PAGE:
Ever since Microsoft loaded the Xbox 360 with the ability to use the Media Center capabilities of a connected PC, we’ve known that this would be coming sooner or later. Having failed miserably to get a Media Center PC attached to every television set, Microsoft set about bolstering the entertainment features of Xbox Live. With Music streaming/purchasing, television purchasing, and movie rentals, the service only misses the beat in one key area: live television.
Shortly before this year’s Electronic Entertainment Expo, rumors of an updated Xbox LIVE capable of delivering live television directly into your living room surfaced. Sure enough at Microsoft’s keynote on Monday they confirmed the rumors, and nothing more. No user interface, no pricing, and specifics on availability. There seems to be some kind of collective dreaming going on in the tech press, it seems that they see this is something revolutionary. Although a lot of the details are absent, I’m decided to take a more pragmatic approach to how Microsoft may implement this.
In a Perfect World
Here’s what I like to call the “Disney” scenario. Microsoft goes directly to each media company on a case by case basis and becomes a defector cable company. This allows them to bring legitimate innovations to the industry like being able to pick and choose your channel lineup or (and I know this one is reaching) providing users channel lineups they want at a price we honest working Earthlings can afford. Of course there’s Kinect integration and all that jazz, but the real innovation here is pricing, pricing, and pricing. Renting movies and watching television shows is cool and everything, but if I can use that same device to watch just my local channels, History, and Cartoon Network; then that’s brilliant.
In Our World
Now that we’ve gotten the dreaming out of the way let’s look at what where stand here in the real world. Cable and satellite companies are the backbone of the internet infrastructure in the United States. This is brought things like fast internet connections in our cities and a decent amount of rural areas. It’s also created some of the biggest media giants on the planet, giving birth to things like Comcast-NBC-Universal; a market that is almost literally vertical in nature. Why is this of concern to us? In this environment, there’s no way our “Perfect World” scenario comes true. Microsoft can’t make an end run to cable channels because often those same companies are the ones who provide internet to the customers Microsoft is trying to reach. Instead we arrive at the only possible way Microsoft pulls off Live television in the United States: work with the cable companies. *Dun, *Dun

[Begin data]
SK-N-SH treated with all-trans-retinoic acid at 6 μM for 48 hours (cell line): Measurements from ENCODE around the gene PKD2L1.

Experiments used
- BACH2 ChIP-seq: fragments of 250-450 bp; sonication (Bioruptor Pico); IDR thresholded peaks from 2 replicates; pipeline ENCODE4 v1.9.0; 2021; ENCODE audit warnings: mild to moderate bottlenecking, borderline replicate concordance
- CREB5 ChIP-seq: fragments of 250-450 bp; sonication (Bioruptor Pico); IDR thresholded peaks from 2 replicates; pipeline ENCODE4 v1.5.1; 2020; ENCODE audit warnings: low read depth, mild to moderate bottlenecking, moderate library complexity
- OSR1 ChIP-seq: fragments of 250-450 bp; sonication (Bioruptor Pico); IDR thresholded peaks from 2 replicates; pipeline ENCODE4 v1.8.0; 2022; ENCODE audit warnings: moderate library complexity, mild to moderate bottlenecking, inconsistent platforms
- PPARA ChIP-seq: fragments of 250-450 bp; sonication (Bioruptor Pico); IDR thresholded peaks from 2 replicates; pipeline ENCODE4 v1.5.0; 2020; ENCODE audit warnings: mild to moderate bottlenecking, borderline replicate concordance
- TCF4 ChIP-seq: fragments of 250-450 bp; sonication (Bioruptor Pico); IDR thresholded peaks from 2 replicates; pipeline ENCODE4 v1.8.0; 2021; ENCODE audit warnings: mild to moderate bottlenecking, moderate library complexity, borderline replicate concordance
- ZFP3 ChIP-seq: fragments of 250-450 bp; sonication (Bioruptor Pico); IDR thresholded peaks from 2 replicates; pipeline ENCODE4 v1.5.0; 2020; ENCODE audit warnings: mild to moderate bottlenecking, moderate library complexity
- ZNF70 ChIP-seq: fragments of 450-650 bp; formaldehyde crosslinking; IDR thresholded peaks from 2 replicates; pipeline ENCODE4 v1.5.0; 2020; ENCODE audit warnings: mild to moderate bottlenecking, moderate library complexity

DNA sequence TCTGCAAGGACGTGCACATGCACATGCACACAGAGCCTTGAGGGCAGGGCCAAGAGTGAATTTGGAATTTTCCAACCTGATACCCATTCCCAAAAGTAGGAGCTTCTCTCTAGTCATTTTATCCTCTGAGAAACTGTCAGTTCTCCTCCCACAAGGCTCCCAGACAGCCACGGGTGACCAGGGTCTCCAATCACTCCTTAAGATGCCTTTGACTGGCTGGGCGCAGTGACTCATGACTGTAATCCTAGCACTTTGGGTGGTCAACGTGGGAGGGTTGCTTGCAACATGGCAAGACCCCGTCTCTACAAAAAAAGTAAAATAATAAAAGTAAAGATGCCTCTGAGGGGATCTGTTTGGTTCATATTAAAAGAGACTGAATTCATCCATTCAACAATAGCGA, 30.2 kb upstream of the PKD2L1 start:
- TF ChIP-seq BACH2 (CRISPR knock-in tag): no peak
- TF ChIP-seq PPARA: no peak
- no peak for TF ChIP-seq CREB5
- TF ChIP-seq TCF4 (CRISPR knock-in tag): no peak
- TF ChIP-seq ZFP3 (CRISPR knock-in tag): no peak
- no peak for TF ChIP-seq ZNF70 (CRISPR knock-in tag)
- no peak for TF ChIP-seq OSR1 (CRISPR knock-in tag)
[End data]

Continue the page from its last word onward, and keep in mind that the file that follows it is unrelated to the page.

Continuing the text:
It seems Microsoft arrived at this same conclusion. When asked by the Seattle Times’ Brier Dudley, Mike Delman, vice president of global marketing at Microsoft’s Interactive Entertainment Business confirmed my suspicions almost entirely.
“It will be tied to either a satellite broadcast company or a cable company. So in international markets, you’ll just have one provider. In the U.S., it will be bifurcated by region, by market. You’ll be a Comcast guy [in Seattle], for example.”
That brings us to what I think is more likely to happen.
The Chaos Scenario
Here’s how I picture this. While the current state of media being where it is I would be absolutely shocked if Microsoft took a very hands on approach to the Live TV option for the Xbox 360. When first announced I suspect many thought that this was going to be Microsoft’s alternative to having a cable subscription. Now that the dust has settled I think that’s way too big of a leap to be making. Sure we’d all like that but I don’t think it’s where they’re headed. Now that we’ve confirmed you’ll need a cable or satellite subscription to enjoy this option I think it’ll work nearly exactly like Microsoft’s Mediaroom /IP.tv product from a few years ago. In fact Microsoft would have only succeeded in two things: integrating Mediaroom into the Xbox Dashboard, and finally getting more partners then AT&T.
Your Xbox will act more as a supplement to cable subscriptions, that is you’ll be able to use your Xbox and Kinect to replace your provider’s hardware. In short that means no new pricing model or anything of the sort. You pay your cable company your standard rate and your Xbox plays live TV. It’s that simple. This also means that in retrospect to the way we think people use the Xbox 360 and say Netflix, this changes absolutely nothing. Those people who refuse to pay 60+ a month to watch “Barney and Friends” won’t have a reason to be excited about this, and even if you did it could work much like ESPN does now. Some folks have it and some folks don’t.
The key here is pricing not the availability of channels. I’d be shocked if Microsoft is able to negotiate anything on the pricing front for Xbox Live users, companies like Comcast have nothing to gain. If you’re Time Warner, you’re already making a brisk $5 a set-top box, charging folks through the nose for channel packages, and getting away with it, why bother giving people choice? Why bother giving them a credible alternative to look at your content? I’ve heard all sorts of outlandish rumors this week about everything from Microsoft letting you pay per channel or hour, to Microsoft getting into the content business. These ideas are farfetched and not based in any competitive reality. I’ll tell you what, if Microsoft manages to pull off a live television coup anything like what these guys are talking, you can skin me alive and call me luggage.